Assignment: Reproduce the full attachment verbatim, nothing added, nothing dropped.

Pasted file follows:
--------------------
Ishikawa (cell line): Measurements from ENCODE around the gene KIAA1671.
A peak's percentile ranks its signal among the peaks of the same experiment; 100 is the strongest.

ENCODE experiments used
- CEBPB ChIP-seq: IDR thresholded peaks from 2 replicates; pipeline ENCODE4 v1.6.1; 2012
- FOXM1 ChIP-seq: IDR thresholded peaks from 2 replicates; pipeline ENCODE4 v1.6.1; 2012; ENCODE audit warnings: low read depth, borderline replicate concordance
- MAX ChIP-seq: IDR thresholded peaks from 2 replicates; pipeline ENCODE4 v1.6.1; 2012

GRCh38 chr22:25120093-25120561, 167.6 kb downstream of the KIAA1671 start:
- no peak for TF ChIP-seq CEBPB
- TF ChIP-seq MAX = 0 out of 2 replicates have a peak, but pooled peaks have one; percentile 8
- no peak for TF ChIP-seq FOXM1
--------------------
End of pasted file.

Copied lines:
Ishikawa (cell line): Measurements from ENCODE around the gene KIAA1671.
A peak's percentile ranks its signal among the peaks of the same experiment; 100 is the strongest.

ENCODE experiments used
- CEBPB ChIP-seq: IDR thresholded peaks from 2 replicates; pipeline ENCODE4 v1.6.1; 2012
- FOXM1 ChIP-seq: IDR thresholded peaks from 2 replicates; pipeline ENCODE4 v1.6.1; 2012; ENCODE audit warnings: low read depth, borderline replicate concordance
- MAX ChIP-seq: IDR thresholded peaks from 2 replicates; pipeline ENCODE4 v1.6.1; 2012

GRCh38 chr22:25120093-25120561, 167.6 kb downstream of the KIAA1671 start:
- no peak for TF ChIP-seq CEBPB
- TF ChIP-seq MAX = 0 out of 2 replicates have a peak, but pooled peaks have one; percentile 8
- no peak for TF ChIP-seq FOXM1